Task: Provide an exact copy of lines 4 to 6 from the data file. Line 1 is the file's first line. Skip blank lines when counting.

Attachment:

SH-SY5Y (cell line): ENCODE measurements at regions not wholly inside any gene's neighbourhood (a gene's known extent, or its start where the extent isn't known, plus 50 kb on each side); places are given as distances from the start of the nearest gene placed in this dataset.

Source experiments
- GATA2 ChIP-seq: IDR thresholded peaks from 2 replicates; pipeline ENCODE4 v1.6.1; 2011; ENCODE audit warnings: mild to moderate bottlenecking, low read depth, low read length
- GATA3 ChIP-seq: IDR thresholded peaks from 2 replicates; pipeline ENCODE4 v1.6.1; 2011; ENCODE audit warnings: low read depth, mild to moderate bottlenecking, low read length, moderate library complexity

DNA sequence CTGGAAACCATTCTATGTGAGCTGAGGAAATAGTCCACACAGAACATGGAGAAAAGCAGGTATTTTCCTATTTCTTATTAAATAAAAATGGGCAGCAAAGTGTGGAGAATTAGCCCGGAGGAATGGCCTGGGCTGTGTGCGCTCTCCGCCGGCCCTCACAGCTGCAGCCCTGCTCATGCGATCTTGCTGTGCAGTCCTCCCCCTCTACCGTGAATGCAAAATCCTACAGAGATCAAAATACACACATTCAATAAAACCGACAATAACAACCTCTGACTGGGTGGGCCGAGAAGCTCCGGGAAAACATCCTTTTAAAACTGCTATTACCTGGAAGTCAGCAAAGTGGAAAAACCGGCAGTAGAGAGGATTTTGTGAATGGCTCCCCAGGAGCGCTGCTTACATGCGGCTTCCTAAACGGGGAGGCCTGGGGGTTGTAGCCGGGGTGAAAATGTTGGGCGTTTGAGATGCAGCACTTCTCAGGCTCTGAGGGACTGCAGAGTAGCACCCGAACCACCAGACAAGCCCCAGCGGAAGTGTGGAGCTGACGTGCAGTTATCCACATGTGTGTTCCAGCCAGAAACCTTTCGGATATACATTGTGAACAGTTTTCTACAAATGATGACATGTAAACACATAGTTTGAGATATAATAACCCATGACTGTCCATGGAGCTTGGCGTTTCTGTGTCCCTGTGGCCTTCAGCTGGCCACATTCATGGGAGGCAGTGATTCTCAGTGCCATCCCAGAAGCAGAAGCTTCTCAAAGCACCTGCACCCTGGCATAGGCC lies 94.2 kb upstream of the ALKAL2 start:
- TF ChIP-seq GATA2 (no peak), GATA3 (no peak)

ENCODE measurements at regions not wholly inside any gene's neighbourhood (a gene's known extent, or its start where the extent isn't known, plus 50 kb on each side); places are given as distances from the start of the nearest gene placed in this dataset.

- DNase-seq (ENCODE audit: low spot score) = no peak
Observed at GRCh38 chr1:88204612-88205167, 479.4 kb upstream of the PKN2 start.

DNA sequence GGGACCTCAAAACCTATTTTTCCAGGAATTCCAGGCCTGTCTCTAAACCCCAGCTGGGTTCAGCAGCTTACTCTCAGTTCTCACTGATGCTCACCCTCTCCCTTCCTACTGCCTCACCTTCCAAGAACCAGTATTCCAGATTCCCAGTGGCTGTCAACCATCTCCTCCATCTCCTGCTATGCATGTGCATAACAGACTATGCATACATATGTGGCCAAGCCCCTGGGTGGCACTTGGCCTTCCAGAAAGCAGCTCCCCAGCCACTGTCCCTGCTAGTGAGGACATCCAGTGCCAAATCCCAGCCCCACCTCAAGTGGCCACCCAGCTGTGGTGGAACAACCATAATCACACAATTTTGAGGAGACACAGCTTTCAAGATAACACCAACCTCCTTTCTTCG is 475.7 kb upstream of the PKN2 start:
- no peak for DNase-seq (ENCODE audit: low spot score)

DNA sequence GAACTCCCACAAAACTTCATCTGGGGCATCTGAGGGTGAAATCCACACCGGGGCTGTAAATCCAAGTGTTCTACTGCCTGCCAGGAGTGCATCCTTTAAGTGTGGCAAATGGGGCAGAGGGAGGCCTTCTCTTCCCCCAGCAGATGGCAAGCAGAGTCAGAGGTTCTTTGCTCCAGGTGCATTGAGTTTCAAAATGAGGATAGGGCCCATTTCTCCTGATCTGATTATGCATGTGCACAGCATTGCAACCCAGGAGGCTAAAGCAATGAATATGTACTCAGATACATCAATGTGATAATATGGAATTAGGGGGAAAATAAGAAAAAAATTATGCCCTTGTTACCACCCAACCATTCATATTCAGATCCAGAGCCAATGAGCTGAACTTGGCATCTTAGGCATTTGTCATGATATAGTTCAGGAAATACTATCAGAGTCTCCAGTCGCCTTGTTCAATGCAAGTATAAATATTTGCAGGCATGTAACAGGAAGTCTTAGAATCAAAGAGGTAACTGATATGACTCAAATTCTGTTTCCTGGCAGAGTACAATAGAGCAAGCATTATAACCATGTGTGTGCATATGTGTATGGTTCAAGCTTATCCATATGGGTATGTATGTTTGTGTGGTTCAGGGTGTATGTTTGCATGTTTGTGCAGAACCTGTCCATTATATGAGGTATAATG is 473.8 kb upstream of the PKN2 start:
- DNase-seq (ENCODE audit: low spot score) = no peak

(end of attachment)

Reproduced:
- GATA3 ChIP-seq: IDR thresholded peaks from 2 replicates; pipeline ENCODE4 v1.6.1; 2011; ENCODE audit warnings: low read depth, mild to moderate bottlenecking, low read length, moderate library complexity

DNA sequence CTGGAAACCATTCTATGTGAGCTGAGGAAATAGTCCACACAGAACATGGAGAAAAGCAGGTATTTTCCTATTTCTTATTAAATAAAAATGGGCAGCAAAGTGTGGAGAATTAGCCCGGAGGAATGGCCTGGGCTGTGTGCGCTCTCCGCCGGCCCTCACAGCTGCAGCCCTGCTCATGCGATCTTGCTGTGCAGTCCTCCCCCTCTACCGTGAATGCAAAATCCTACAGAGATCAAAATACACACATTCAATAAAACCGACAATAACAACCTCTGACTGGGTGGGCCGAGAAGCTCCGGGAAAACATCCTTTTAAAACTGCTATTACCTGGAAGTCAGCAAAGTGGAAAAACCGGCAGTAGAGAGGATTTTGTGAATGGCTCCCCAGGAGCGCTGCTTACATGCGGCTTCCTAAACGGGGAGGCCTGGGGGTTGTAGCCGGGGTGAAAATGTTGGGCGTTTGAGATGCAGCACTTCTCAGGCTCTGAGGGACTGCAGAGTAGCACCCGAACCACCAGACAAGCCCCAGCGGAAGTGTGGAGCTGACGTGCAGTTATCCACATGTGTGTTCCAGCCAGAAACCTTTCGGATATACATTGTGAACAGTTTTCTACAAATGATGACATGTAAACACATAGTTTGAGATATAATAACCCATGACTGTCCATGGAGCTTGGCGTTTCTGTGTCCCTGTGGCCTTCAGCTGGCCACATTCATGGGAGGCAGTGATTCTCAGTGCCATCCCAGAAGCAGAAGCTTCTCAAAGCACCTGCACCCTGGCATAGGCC lies 94.2 kb upstream of the ALKAL2 start:
- TF ChIP-seq GATA2 (no peak), GATA3 (no peak)